ENSO Impacts on Peak Wind Gusts in the United States

Jesse Enloe National Climatic Data Center, Asheville, North Carolina

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James J. O'Brien Center for Ocean–Atmospheric Prediction Studies, The Florida State University, Tallahassee, Florida

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Shawn R. Smith Center for Ocean–Atmospheric Prediction Studies, The Florida State University, Tallahassee, Florida

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Abstract

Changes in the peak wind gust magnitude in association with the warm and cold phases of the El Niño–Southern Oscillation (ENSO) are identified over the contiguous United States. All calculations of the peak wind gust are differences in the extreme phases of ENSO (warm and cold) relative to neutral for all stations in the study that pass the completeness criteria. Monthly composites were created for all years in the study (1 January 1948 through 31 August 1998). The differences in the mean peak wind gust are calculated for each month. A nonparametric statistical test was invoked to determine significant shifts in the extreme phase distributions. Differences in the frequency of gale-force wind gusts were also calculated.

The results show a dominant, ENSO cold phase wintertime signal. Regions most greatly affected are the Pacific Northwest, Southwest, the Great Plains, and the region extending from the Great Lakes through the Ohio River valley, and southwest into Texas. During the cold phase months from November to March, these regions experience an overall increase in the gustiness of the winds. The warm phase is associated with overall decreased gustiness in the Pacific Northwest during these months; however, the signal is of a lesser magnitude. There is also an observed decrease in the central Great Plains during the warm phase months of April and June. These results, along with improved ENSO forecasting, can work toward mitigating adverse effects of strong wind gusts and increase the utilization of wind power.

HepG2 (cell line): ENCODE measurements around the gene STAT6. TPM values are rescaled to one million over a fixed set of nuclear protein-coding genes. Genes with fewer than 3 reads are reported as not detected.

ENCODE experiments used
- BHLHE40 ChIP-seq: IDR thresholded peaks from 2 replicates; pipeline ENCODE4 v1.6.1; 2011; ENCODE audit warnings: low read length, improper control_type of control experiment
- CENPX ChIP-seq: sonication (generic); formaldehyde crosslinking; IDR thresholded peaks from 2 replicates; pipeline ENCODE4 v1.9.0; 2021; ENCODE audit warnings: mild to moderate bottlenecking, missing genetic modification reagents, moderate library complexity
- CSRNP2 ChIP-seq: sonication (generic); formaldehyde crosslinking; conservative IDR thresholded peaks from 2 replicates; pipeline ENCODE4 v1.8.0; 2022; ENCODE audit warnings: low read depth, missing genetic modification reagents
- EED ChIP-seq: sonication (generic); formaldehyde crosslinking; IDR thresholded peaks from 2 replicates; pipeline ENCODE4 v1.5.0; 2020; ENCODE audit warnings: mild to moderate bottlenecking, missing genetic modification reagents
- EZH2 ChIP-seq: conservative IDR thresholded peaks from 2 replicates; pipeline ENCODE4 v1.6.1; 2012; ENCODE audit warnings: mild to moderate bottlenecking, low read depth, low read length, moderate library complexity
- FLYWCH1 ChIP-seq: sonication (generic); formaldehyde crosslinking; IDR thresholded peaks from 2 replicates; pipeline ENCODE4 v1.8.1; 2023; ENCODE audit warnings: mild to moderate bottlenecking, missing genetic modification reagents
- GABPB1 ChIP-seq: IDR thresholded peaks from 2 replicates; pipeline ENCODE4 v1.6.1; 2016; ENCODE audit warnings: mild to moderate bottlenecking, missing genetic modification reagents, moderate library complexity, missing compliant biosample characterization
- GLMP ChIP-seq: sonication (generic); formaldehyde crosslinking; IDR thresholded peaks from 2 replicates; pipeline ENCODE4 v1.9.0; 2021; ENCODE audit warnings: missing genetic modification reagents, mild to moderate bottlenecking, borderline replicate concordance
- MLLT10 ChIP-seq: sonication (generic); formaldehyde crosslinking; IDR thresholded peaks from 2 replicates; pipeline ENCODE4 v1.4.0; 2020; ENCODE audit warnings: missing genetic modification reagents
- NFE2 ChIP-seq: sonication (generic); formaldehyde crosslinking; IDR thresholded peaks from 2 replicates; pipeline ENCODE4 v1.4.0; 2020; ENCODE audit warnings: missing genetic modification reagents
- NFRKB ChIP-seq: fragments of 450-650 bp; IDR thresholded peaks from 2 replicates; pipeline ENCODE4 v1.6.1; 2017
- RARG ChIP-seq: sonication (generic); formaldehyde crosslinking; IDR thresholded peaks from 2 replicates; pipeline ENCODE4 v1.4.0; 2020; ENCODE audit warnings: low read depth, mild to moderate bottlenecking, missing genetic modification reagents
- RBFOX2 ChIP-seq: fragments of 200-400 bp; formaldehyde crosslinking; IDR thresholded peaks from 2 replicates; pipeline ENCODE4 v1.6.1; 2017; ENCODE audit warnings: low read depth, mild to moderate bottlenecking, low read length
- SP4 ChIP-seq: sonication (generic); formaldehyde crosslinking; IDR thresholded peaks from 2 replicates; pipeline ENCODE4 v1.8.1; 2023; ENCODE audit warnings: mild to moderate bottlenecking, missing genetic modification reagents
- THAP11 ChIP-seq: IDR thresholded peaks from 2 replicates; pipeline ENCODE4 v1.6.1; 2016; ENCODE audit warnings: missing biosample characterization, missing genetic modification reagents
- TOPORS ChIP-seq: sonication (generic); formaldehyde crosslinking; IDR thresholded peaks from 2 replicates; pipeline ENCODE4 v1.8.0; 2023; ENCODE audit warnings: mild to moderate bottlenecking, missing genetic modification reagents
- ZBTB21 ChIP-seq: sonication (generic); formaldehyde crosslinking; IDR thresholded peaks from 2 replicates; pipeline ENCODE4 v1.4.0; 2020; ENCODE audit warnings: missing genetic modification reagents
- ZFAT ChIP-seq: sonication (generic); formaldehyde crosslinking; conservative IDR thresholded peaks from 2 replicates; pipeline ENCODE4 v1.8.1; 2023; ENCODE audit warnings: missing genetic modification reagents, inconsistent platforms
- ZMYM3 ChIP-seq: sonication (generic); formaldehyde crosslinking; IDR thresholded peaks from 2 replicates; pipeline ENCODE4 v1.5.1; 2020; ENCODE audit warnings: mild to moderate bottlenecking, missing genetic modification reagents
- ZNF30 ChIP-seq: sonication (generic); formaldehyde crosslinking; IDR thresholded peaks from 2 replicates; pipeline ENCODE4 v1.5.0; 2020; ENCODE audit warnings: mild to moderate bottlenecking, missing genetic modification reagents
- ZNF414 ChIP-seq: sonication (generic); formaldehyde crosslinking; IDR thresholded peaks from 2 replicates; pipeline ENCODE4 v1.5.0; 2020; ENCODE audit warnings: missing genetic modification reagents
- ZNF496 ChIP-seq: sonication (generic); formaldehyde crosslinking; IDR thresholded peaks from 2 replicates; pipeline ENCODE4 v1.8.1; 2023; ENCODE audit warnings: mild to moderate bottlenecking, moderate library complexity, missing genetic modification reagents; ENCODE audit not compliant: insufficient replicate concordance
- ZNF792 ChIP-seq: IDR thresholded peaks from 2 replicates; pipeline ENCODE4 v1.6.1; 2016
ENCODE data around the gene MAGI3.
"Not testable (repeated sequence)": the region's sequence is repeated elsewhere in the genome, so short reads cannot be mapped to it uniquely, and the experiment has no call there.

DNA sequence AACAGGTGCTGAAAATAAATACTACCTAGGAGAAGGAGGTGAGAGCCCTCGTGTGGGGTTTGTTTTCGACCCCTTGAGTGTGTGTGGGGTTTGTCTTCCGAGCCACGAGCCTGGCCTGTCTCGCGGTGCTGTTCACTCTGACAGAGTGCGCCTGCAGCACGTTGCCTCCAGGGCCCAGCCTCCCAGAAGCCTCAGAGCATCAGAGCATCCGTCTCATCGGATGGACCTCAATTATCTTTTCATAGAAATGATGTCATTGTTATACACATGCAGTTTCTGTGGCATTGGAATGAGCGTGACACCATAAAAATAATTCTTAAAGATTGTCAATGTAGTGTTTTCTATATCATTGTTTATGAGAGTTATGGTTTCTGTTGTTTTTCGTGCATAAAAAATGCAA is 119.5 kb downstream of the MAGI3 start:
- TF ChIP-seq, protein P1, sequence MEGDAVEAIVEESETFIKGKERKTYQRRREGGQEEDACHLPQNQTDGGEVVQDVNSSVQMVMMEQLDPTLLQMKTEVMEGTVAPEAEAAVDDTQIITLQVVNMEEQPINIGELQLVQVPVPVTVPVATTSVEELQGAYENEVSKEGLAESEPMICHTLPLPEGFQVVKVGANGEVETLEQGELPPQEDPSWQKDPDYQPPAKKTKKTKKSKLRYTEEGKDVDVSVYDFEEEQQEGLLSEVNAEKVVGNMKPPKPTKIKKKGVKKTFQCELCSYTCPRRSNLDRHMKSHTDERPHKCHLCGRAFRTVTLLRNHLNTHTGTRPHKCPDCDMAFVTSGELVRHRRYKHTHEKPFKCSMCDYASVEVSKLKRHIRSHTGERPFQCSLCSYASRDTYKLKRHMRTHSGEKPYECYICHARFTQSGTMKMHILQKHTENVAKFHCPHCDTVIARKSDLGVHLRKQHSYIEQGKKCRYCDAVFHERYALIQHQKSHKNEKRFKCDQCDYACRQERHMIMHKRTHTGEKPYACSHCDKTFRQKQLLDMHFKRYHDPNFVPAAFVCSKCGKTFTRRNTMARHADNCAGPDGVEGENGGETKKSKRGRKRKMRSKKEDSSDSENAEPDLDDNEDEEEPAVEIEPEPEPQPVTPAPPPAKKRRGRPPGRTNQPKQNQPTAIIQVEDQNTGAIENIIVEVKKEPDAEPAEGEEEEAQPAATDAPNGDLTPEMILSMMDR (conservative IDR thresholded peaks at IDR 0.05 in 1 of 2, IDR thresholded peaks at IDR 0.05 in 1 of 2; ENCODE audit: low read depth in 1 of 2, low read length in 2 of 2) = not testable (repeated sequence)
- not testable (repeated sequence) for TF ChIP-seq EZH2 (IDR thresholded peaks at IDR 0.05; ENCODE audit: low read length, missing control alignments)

Corresponding author address: Mr. Jesse Enloe, National Climatic Data Center, 151 Patton Ave, Rm 514, Asheville, NC 28801. Email: jesse.enloe@noaa.gov

Abstract

Changes in the peak wind gust magnitude in association with the warm and cold phases of the El Niño–Southern Oscillation (ENSO) are identified over the contiguous United States. All calculations of the peak wind gust are differences in the extreme phases of ENSO (warm and cold) relative to neutral for all stations in the study that pass the completeness criteria. Monthly composites were created for all years in the study (1 January 1948 through 31 August 1998). The differences in the mean peak wind gust are calculated for each month. A nonparametric statistical test was invoked to determine significant shifts in the extreme phase distributions. Differences in the frequency of gale-force wind gusts were also calculated.

The results show a dominant, ENSO cold phase wintertime signal. Regions most greatly affected are the Pacific Northwest, Southwest, the Great Plains, and the region extending from the Great Lakes through the Ohio River valley, and southwest into Texas. During the cold phase months from November to March, these regions experience an overall increase in the gustiness of the winds. The warm phase is associated with overall decreased gustiness in the Pacific Northwest during these months; however, the signal is of a lesser magnitude. There is also an observed decrease in the central Great Plains during the warm phase months of April and June. These results, along with improved ENSO forecasting, can work toward mitigating adverse effects of strong wind gusts and increase the utilization of wind power.

Corresponding author address: Mr. Jesse Enloe, National Climatic Data Center, 151 Patton Ave, Rm 514, Asheville, NC 28801. Email: jesse.enloe@noaa.gov

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